A Holocene peat record in the central South Atlantic: an archive of precipitation changes
Förlag: Taylor and Francis
Peat deposits from the littoral part of the wetland 2nd Pond on Nightingale Island in the central South Atlantic have been analysed to investigate the Holocene climate development on the island and to test a hypothesis about regionally persistent humidity variations. A variety of proxies were analysed – total carbon and nitrogen, biogenic silica, diatoms, amount of organic matter, macrofossils and magnetic susceptibility – and together with the lithology they are interpreted as a record reflecting changes in humidity/precipitation. Early Holocene (10,000–8500 cal. BP) was possibly significantly drier than today, probably caused by a southerly displacement of the Southern Hemisphere Westerlies (SHW) during the Antarctic climate optimum. From 8500 cal. BP and onwards, the climate became generally more humid and surface run-off increased due to higher precipitation, possibly as an effect of increased influence from the SHW as it moved north. During this generally humid period, our data disclose a distinct pattern of recurrent centennial- to millennial-long events of increased precipitation and the results corroborate the only other study in the region with a similar humidity record. The events might represent large-scale climate oscillations in the Southern Hemisphere, such as latitudinal shifts of the SHW, but may also be related to changes in sea surface temperatures.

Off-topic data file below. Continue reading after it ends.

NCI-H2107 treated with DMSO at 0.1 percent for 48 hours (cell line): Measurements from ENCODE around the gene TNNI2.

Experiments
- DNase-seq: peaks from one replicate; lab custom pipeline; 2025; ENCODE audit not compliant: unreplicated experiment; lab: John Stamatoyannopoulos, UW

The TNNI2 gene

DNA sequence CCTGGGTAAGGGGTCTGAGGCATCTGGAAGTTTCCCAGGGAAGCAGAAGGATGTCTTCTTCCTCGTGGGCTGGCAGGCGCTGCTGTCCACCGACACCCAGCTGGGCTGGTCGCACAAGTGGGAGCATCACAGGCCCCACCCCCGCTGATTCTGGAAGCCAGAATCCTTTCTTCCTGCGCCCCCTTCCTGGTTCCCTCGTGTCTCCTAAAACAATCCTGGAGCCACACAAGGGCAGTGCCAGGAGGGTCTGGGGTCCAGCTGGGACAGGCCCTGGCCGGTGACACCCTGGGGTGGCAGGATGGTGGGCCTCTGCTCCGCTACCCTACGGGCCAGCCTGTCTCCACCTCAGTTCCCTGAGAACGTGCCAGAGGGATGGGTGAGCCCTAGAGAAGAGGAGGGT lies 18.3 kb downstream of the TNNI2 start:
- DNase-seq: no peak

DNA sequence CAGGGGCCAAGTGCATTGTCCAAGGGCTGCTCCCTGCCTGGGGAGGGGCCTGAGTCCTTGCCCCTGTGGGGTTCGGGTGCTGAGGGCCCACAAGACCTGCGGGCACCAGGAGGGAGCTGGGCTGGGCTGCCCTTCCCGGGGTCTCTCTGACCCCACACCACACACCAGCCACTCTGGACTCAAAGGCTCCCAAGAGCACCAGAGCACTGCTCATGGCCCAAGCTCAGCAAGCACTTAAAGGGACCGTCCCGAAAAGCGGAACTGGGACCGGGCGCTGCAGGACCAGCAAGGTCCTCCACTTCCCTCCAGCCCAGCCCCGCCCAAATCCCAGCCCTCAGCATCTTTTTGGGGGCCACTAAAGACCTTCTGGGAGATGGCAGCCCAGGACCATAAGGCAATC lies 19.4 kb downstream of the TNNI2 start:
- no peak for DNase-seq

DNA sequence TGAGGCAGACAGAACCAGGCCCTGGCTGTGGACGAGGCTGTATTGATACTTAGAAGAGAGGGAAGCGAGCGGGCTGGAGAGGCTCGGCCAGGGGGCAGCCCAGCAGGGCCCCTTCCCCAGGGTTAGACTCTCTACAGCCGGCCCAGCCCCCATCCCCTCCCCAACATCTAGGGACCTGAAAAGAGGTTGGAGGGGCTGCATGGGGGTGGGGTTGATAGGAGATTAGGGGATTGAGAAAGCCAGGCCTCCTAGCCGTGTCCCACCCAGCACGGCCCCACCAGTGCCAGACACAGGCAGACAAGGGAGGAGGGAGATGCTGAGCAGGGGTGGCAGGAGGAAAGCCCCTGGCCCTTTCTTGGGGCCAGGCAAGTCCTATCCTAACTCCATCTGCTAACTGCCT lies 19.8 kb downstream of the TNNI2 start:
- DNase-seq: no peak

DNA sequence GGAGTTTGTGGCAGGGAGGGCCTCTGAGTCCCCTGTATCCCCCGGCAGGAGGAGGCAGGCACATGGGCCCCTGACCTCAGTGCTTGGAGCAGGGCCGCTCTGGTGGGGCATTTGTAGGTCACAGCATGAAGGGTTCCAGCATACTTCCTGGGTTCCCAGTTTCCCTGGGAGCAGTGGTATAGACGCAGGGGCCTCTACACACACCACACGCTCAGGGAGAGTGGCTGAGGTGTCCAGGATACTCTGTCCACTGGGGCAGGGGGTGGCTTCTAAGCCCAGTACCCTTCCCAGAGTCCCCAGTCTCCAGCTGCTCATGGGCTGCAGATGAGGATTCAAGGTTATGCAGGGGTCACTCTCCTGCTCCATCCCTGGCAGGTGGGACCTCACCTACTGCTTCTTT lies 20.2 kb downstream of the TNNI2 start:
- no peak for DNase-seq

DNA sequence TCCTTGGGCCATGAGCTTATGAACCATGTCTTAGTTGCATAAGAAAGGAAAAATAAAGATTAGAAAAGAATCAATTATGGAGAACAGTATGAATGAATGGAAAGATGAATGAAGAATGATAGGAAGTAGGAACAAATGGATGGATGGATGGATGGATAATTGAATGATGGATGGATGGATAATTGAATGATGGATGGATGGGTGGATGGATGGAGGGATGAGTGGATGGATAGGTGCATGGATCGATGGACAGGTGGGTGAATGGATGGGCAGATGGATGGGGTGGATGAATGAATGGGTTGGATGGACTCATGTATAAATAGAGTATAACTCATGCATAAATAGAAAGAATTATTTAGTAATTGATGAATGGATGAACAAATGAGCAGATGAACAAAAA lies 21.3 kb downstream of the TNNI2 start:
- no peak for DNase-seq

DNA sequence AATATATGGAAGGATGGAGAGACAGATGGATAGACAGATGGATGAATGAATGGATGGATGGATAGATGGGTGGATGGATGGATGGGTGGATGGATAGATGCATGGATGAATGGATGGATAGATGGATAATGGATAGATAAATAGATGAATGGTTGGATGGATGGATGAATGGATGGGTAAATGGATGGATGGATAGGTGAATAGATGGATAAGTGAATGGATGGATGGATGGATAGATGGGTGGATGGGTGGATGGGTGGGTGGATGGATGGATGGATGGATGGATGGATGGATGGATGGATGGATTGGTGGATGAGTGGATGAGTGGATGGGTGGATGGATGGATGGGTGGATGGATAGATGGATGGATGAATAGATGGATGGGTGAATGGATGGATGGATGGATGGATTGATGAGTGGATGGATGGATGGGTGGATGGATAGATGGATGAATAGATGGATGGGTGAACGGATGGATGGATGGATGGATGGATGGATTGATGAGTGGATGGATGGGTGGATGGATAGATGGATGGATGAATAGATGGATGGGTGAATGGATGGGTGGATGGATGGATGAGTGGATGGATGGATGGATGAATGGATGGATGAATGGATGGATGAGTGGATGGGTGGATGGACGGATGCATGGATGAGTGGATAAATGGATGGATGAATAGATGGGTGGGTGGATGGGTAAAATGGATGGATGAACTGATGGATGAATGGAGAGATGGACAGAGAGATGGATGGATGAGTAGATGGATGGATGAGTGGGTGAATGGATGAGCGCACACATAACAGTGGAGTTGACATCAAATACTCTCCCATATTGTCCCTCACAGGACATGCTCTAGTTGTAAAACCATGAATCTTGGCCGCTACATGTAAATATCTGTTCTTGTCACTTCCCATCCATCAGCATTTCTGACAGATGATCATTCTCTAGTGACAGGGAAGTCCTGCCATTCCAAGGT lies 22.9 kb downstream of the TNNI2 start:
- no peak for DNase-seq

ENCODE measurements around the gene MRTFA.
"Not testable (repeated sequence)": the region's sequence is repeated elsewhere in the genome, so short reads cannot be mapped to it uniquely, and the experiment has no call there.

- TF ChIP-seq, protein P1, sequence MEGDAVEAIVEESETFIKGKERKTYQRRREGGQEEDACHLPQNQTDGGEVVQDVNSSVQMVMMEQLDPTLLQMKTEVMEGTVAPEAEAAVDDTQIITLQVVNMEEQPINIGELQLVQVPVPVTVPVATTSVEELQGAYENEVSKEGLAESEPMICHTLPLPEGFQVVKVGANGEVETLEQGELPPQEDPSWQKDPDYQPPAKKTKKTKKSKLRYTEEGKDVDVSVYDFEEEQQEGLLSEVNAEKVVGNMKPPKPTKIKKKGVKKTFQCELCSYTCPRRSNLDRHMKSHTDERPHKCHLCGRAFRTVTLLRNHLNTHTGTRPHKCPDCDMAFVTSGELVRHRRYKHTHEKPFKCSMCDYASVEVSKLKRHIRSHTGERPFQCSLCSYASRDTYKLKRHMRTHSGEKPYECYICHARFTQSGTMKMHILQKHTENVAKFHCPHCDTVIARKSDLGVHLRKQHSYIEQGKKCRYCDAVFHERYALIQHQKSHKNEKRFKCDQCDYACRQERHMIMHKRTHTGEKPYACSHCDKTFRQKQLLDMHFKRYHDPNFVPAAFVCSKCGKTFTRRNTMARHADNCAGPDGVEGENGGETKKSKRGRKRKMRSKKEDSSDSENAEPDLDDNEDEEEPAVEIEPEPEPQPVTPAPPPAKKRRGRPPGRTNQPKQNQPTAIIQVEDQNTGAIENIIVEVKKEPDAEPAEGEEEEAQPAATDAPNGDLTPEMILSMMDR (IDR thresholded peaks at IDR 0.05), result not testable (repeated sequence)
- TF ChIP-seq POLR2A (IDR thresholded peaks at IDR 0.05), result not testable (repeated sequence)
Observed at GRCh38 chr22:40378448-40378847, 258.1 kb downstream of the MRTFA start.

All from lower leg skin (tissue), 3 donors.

- Earth and Environmental Sciences
- South Atlantic Ocean
- Nightingale Island
- ISSN: 1103-5897